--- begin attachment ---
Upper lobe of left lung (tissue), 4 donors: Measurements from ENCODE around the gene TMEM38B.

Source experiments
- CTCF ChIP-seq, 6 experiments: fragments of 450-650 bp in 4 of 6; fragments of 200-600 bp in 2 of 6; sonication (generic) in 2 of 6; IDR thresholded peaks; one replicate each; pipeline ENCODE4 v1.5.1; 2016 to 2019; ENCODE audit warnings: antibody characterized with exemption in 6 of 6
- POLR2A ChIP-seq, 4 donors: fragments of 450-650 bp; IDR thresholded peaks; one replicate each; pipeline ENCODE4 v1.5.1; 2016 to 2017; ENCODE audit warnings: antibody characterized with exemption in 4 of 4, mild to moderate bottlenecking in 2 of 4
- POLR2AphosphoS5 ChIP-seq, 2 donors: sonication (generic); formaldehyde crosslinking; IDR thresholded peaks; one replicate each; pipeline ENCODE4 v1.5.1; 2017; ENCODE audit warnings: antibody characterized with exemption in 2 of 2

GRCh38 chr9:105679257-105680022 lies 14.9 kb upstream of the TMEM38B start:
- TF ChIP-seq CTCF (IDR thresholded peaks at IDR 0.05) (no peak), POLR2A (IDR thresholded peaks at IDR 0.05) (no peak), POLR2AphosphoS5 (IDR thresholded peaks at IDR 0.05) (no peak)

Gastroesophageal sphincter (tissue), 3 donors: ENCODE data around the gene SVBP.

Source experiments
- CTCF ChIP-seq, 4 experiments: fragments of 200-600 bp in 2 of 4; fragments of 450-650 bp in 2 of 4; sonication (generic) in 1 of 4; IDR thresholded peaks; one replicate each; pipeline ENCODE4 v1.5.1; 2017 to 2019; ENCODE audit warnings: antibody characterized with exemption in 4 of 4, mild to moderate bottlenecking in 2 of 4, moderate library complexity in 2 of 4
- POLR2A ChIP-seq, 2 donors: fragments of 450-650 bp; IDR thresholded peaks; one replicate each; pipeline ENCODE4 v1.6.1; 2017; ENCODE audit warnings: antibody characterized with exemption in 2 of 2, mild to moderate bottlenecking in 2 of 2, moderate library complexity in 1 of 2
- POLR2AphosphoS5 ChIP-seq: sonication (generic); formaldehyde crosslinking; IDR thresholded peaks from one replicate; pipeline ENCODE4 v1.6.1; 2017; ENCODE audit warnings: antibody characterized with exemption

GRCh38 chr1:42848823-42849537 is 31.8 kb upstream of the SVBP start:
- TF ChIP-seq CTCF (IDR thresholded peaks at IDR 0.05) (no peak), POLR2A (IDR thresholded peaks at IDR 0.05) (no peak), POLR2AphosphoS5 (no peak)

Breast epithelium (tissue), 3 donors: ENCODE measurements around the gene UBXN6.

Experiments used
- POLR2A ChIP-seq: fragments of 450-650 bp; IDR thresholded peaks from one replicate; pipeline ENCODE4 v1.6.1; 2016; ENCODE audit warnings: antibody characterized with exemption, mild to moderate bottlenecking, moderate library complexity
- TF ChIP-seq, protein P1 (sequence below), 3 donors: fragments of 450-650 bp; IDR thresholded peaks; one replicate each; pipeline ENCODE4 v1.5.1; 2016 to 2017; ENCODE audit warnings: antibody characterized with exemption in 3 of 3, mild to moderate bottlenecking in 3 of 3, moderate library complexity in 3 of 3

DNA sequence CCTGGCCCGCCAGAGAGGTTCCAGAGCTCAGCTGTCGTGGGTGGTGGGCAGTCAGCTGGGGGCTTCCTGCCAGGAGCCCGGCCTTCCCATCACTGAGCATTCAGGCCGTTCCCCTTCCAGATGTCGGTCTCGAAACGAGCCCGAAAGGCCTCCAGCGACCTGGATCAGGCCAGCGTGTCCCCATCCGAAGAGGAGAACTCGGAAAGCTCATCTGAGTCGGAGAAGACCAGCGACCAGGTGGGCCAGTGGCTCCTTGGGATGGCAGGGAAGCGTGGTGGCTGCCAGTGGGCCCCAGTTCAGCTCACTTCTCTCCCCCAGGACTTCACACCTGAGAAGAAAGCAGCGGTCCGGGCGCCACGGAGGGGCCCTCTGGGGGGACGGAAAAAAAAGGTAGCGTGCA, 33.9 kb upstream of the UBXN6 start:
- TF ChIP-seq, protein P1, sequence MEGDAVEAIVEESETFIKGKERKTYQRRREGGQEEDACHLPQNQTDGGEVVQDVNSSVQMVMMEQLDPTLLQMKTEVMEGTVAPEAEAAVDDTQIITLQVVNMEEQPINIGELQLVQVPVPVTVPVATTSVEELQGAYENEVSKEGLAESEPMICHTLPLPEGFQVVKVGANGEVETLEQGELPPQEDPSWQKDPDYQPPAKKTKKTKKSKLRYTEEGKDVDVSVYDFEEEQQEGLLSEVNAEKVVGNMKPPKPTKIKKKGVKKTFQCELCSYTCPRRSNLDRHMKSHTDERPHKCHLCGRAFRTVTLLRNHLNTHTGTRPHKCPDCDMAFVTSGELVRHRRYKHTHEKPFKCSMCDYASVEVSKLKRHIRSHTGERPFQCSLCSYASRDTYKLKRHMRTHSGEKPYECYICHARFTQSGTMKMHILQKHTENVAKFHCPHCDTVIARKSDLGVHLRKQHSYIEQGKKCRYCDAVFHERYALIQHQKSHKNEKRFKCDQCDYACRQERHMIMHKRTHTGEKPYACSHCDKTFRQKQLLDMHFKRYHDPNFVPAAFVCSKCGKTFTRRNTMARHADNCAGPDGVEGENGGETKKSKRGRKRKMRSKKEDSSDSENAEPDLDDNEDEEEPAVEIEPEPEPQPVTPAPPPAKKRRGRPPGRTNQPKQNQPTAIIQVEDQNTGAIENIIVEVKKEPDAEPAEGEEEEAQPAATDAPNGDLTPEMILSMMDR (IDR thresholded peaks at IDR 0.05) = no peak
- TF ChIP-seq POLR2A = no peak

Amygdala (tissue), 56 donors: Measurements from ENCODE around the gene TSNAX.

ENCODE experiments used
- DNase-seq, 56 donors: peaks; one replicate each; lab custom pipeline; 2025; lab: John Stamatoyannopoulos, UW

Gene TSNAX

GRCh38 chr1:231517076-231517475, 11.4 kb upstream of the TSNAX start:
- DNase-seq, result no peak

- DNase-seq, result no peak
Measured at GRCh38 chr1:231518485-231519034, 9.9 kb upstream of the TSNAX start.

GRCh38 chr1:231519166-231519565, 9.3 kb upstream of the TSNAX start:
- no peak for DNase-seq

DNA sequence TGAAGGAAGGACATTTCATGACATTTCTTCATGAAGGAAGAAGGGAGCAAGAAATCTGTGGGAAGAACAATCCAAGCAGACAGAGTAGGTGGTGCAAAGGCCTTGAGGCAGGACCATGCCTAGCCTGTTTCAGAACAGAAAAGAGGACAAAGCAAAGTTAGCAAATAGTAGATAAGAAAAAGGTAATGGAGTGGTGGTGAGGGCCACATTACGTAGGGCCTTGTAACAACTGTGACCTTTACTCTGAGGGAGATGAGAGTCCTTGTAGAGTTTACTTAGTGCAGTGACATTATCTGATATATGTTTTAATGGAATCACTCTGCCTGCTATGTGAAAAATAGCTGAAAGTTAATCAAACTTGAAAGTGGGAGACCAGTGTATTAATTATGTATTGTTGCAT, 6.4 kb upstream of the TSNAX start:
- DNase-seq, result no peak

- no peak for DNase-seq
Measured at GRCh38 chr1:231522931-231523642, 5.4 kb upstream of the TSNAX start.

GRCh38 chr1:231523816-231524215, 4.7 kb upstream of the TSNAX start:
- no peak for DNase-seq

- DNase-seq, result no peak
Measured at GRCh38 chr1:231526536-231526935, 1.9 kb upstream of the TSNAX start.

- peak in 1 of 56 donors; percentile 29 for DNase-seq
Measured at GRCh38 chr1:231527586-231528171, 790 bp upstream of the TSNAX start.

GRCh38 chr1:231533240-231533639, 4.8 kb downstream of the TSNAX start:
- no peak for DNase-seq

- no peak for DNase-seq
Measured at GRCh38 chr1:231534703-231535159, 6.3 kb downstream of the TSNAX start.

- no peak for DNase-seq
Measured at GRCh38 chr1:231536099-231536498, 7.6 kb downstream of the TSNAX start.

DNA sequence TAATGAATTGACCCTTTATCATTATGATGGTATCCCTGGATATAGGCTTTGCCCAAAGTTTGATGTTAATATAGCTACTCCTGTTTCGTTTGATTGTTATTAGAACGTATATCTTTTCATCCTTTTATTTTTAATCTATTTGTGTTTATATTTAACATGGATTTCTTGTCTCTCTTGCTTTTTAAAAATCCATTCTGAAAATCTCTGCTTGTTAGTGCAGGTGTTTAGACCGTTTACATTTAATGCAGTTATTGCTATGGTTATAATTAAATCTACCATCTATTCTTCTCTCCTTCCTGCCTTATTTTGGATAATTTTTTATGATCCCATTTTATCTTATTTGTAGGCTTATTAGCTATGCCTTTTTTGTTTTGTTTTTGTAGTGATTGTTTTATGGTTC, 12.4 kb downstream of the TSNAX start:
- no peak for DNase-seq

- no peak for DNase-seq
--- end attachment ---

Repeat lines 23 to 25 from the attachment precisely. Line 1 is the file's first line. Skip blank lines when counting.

ENCODE experiments used
- DNase-seq, 56 donors: peaks; one replicate each; lab custom pipeline; 2025; lab: John Stamatoyannopoulos, UW

Gene TSNAX